On Rhetoric: A Theory of Civic Discourse Test | Mid-Book Test - Easy

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This test consists of 15 multiple choice questions and 5 short answer questions.

Multiple Choice Questions

1. What description of the ethical appeal was given by Aristotle?
(a) Appeal to the speaker's past.
(b) Appeal to the speaker's intent.
(c) Appeal to the speaker's character.
(d) Appeal to the speaker's associations.

2. What type of argumentation did Aristotle think the dialectic should be associated with?
(a) Proper and valid.
(b) Simple and valid.
(c) Proper and simple.
(d) Proper, simple, and valid.

3. As explained in Book I, Chapter 14, which things should be considered when deciding the unjustness of an action?
(a) Past crimes, associations, and intentions.
(b) Past crimes and the intentions.
(c) Associations and intentions.
(d) Past crimes and associations.

4. In Aristotle's opinion, which things did a criminal consider when choosing their victim?
(a) Vulnerability and convenience.
(b) Vulnerability and value.
(c) Value and convenience.
(d) Vulnerability, value, and convenience.

5. Besides goodness itself, what else did Aristotle indicate a political orator must deal with?
(a) Its destination.
(b) Its degree.
(c) Its origin.
(d) Its substance.

6. Which one of the following was not listed by Aristotle as a form of happiness?
(a) Popularity.
(b) Virtue.
(c) Honor.
(d) Reputation.

7. Besides proof with explicit premises, what was included in Aristotle's definition of syllogism?
(a) Multiple examples.
(b) An example.
(c) An introduction.
(d) A conclusion.

8. What definition did Aristotle provide for rhetoric in Book I, Chapter 2?
(a) The faculty of observe in any given case the means of conversation.
(b) The faculty of observe in only certain cases the means of conversation.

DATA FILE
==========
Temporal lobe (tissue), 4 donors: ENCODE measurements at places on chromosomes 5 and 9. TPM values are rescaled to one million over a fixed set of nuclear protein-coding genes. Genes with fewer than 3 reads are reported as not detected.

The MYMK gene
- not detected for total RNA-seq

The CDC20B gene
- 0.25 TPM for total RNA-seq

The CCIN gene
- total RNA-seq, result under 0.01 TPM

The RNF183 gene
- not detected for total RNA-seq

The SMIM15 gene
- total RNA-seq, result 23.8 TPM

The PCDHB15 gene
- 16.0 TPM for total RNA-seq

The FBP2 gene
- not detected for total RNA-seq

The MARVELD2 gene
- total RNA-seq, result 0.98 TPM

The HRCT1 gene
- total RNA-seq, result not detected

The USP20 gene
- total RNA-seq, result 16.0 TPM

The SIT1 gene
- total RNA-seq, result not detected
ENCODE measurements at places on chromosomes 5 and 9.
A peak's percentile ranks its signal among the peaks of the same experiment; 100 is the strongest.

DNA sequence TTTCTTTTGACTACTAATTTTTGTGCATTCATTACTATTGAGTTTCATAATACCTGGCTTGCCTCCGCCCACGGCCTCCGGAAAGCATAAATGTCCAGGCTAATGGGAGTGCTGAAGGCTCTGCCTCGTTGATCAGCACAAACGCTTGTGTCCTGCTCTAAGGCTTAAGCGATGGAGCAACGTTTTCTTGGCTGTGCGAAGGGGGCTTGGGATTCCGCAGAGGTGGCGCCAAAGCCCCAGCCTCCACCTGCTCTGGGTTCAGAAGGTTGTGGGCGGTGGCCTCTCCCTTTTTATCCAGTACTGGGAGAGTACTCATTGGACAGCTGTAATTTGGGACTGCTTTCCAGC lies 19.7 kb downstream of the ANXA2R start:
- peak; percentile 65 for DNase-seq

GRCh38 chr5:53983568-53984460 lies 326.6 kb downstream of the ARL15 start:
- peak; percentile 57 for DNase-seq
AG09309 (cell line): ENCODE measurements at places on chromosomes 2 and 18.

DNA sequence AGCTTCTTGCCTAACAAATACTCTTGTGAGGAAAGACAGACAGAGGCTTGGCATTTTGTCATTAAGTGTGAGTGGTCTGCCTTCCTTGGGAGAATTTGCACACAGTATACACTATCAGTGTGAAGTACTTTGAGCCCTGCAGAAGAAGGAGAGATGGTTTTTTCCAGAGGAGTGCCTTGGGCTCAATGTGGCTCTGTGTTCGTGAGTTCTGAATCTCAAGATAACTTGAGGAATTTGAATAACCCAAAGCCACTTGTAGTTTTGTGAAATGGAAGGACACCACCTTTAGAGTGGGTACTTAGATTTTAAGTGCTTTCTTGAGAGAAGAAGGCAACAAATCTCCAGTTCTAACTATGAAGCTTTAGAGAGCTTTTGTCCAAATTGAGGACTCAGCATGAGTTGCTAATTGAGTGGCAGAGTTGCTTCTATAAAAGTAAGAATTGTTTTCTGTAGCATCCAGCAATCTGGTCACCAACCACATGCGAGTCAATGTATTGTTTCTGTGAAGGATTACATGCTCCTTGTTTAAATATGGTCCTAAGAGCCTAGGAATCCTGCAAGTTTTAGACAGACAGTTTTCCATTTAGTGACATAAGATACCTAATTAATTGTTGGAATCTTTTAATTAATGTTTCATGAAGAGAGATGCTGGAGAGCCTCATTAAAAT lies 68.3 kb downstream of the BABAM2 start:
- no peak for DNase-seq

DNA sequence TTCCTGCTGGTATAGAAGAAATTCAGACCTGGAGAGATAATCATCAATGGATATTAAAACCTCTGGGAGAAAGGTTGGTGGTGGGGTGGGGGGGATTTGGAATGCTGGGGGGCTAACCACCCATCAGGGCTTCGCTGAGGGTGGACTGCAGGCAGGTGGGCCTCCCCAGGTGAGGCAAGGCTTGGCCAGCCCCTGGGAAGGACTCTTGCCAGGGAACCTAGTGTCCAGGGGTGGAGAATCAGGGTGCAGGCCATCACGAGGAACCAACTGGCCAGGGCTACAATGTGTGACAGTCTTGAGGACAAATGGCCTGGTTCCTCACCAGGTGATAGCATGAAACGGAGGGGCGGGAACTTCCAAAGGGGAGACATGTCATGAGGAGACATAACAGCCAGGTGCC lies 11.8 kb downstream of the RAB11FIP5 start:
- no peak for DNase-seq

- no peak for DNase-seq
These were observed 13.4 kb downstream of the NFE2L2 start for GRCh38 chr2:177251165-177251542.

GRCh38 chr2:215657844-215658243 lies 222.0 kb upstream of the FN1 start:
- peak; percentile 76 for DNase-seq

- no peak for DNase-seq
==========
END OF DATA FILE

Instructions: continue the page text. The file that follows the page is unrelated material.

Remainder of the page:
(c) The faculty of observe in only certain cases the means of persuasion.
(d) The faculty of observe in any given case the means of persuasion.

9. Who did Aristotle think must obey the general law?
(a) At least three quarters of humanity.
(b) All of humanity.
(c) Over half of humanity.
(d) At least half of humanity.

10. How did Aristotle define "the good"?
(a) That which is sought for its own sake.
(b) That which is sought for the well being of an individual.
(c) That which is sought for the well being of the country.
(d) That which is sought for another's sake.

11. Which of the following were examples of the involuntary causes for human action that Aristotle outlined?
(a) Luck, nature, habit, and compulsion.
(b) Luck, habit, and compulsion.
(c) Luck, nature, and compulsion.
(d) Luck, nature, and habit.

12. Which one of the following assessments did Aristotle use to support his analysis in Book I, Chapter 7?
(a) Some things are not better than others.
(b) Some things are better than others.
(c) Some things are different than others.
(d) Some things are similar to others.

13. Included in Aristotle's definition of a rhetorician, which parts of a claim should be adapted to a situation?
(a) Speech and style, but not tone.
(b) Speech and tone, but not style.
(c) Tone and style, but not speech.
(d) Speech, tone, and style.

14. What did Aristotle say was the chief concern of political rhetoric?
(a) What is feasable.
(b) What is arguable.
(c) What is useful.
(d) What is obvious.

15. As explained by Aristotle, what comprised good?
(a) Only one main thing.
(b) A few different things.
(c) Only two main things.
(d) Many different things.

Short Answer Questions

1. Based on Aristotle's explanation, why was it not possible to be angry at humanity in general?

2. Which kind of distinction was made by Aristotle between war and peace, and national defense?

3. In the beginning of the book, which one of the following did Aristotle indicate about rhetoric?

4. In dealing with just and unjust actions, how did Aristotle indicate the law could be considered?

5. As explained in Book II, Chapter 4, what type of friends were people most likely to choose?

(see the answer keys)

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